Congressional Republicans seem determined to permit deep cuts to defense and domestic programs to kick in as scheduled March 1. And Americans are coming to grips with an increase in Social Security taxes that has begun to leave them with less take-home pay.
Government spending cuts and slower company restocking, which can fluctuate sharply, subtracted a combined 2.6 percentage points from GDP. Those two factors offset a 2.2 percent increase in consumer spending. And business spending on equipment and software rose after shrinking during the summer.
The Federal Reserve referred to the fourth-quarter slowdown in a statement after it ended a policy meeting Wednesday. The U.S. economy appears to have "paused in recent months," the Fed said, mainly because of temporary factors. The Fed reaffirmed its commitment to stimulating the economy by keeping borrowing costs low for the foreseeable future.
For all of 2012, the economy expanded 2.2 percent, better than the previous year's growth of 1.8 percent. For 2013, analysts generally think that the economy will grow at a steady if modest pace of roughly 2 percent as the housing and auto sectors continue to recover along with bank lending and consumer spending.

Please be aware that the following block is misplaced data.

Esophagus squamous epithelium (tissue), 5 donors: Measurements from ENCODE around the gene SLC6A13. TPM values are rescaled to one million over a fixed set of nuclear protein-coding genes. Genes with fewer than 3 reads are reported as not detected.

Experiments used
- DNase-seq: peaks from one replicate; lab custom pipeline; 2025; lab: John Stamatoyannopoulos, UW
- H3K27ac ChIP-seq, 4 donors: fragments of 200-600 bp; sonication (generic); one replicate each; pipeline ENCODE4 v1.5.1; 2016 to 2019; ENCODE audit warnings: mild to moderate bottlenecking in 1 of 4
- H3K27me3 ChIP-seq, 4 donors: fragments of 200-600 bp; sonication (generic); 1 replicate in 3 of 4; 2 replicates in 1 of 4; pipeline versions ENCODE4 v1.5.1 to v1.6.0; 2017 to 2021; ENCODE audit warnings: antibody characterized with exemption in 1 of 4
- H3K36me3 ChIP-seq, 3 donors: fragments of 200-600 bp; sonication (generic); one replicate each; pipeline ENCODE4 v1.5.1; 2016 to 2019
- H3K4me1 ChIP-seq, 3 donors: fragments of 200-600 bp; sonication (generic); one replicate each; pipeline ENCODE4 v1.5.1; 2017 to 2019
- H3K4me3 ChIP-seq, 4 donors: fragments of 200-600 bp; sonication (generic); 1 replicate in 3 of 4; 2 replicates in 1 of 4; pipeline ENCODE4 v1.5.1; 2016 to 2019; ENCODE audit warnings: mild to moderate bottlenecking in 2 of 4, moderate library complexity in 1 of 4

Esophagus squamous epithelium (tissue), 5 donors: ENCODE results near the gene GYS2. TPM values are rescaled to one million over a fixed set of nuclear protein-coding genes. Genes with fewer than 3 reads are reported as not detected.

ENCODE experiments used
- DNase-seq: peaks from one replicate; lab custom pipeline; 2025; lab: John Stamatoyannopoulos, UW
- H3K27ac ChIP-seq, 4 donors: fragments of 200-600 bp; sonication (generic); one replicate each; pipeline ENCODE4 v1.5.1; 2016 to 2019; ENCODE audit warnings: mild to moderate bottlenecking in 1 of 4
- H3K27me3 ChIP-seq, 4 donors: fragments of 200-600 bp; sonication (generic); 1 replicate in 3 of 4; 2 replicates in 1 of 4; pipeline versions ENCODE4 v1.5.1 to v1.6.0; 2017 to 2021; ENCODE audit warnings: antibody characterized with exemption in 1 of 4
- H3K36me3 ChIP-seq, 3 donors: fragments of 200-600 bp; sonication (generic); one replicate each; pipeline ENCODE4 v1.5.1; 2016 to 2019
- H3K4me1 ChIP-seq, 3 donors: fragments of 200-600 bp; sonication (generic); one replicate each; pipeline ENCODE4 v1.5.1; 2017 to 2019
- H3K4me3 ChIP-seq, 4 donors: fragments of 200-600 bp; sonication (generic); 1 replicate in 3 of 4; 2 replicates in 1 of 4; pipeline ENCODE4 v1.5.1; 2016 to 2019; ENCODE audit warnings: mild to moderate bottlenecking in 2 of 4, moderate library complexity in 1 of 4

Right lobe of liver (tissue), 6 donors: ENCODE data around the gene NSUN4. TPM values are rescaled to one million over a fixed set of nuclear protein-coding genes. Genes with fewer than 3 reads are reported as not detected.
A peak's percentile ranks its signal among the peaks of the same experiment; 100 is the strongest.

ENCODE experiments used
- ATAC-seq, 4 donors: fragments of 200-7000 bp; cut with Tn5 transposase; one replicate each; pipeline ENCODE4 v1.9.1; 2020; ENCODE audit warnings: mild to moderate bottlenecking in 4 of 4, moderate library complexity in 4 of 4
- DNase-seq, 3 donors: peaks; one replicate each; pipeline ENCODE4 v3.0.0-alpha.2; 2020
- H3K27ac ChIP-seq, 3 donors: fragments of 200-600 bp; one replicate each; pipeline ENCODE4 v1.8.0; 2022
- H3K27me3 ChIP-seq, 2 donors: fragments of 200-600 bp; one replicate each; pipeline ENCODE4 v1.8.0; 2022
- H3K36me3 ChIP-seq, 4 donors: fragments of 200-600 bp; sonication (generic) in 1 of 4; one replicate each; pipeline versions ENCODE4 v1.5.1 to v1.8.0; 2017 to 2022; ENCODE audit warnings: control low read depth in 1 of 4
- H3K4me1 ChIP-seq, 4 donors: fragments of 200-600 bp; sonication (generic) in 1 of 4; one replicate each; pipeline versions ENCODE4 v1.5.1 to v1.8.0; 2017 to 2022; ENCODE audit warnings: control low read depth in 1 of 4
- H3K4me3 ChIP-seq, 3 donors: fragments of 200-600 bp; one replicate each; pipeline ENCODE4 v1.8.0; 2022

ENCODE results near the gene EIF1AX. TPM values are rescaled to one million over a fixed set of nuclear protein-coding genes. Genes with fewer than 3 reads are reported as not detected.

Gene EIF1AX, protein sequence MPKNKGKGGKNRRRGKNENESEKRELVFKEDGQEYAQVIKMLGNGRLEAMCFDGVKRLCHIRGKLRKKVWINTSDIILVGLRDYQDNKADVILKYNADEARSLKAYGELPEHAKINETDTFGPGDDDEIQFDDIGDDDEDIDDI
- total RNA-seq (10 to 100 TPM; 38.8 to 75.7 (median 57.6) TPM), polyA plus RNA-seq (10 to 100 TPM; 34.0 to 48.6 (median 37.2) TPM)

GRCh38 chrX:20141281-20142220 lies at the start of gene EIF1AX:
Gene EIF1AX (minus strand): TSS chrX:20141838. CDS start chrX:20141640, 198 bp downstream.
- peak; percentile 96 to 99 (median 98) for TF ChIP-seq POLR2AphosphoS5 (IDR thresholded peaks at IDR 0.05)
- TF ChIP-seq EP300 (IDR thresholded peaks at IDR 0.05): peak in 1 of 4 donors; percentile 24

"Frankly, this is the best-looking contraction in U.S. GDP you'll ever see," Paul Ashworth, an economist at Capital Economics, said in a research note. "The drag from defense spending and inventories is a one-off. The rest of the report is all encouraging."
The plunge in defense spending in the October to December quarter followed a jump in the third quarter. The fluctuation might have reflected higher-than-usual spending that occurred in the July to September period in anticipation of government spending cuts later in the year. Some defense contractors reported lower government spending at the end of the year.